March Small Business Optimism Dips; Labor Costs Rise
The National Federation of Independent Business (NFIB) Tuesday morning reported that its small business optimism index for March slipped by 2.9 percentage points from 107.6 in February to come in at 104.7. The consensus estimate from economists called for the index to decrease by 0.6 percentage points to 107.0.
The February index was the second-highest ever, trailing only the 108 reading posted in 1983. For 2017 the average monthly index was 104.8, the highest ever. The previous annual record was 104.6 set in 2004.
The four “hard” measures of the index posted mixed results last month. The job creation component rose two points month over month in March to 20%, the job openings component rose a point to 35%, capital spending plans fell three points to 26% and inventory investment plans also fell three points to 1%.
Some 33% of small business owners reported raising employees’ pay in the past three months. That’s up 2 percentage points on a seasonally adjusted basis from February’s total, which was the highest since 2000. Since January of 2017, net compensation changes have increased by 3 percentage points. Some 19% of small business owners are planning to raise wages in the next three months, down three points month over month and five points more compared to March 2017.
In its comments on the report, NFIB noted:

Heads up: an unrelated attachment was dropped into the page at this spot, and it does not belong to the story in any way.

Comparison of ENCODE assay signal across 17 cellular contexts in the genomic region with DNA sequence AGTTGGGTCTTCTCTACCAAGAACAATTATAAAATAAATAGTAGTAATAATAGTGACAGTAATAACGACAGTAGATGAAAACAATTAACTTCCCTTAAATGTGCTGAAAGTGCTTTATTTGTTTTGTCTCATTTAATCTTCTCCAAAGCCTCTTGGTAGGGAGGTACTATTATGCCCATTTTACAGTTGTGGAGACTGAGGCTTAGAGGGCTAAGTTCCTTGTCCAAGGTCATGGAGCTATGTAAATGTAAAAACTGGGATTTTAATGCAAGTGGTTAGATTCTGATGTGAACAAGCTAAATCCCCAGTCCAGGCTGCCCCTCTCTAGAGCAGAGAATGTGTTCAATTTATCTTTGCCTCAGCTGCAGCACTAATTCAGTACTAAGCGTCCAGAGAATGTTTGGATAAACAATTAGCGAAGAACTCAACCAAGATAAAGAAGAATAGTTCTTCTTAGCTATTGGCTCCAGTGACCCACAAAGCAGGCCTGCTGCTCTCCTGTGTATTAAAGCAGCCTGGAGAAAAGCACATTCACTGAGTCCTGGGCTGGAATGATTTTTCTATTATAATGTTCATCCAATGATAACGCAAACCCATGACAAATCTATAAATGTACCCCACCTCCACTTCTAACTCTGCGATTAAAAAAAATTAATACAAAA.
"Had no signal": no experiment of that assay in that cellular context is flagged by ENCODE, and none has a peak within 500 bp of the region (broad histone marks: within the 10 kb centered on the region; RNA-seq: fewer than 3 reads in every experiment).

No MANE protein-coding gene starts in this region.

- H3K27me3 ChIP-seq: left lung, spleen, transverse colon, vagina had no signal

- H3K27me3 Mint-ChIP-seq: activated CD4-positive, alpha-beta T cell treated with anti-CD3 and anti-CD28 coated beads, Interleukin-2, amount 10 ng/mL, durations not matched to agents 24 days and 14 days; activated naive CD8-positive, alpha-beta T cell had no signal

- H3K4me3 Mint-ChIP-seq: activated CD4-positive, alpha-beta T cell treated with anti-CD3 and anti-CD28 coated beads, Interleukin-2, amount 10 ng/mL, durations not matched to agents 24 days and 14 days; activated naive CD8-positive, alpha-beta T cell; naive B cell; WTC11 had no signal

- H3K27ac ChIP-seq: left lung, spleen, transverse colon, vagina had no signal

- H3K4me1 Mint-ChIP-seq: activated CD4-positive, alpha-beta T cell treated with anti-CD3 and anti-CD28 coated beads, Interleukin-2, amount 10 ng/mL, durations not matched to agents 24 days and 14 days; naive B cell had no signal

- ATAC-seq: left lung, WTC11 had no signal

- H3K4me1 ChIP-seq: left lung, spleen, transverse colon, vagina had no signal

The big picture remains solid, with small firms as optimistic, and inclined to spend and hire as they have ever been. Tax cuts will start to impact firms directly and positively impact their customers. Economic growth will continue to be strong and that will spur more capital investment and hiring on Main Street.
The NFIB reports that 35% of business owners currently have positions open that they are unable to fill (up one point month over month and four points more compared to March 2017) and that 47% said there were few or no qualified applicants for the open positions, unchanged from the prior month’s total and up two points compared to March of last year.
Business owners said their single most important problem is quality of labor (21%) followed by government regulations and red tape (14%) and taxes (13%). Competition from large businesses and poor sales were the third most-cited problems (11%). The least important problems are inflation (1%) and financing/interest rates (2%).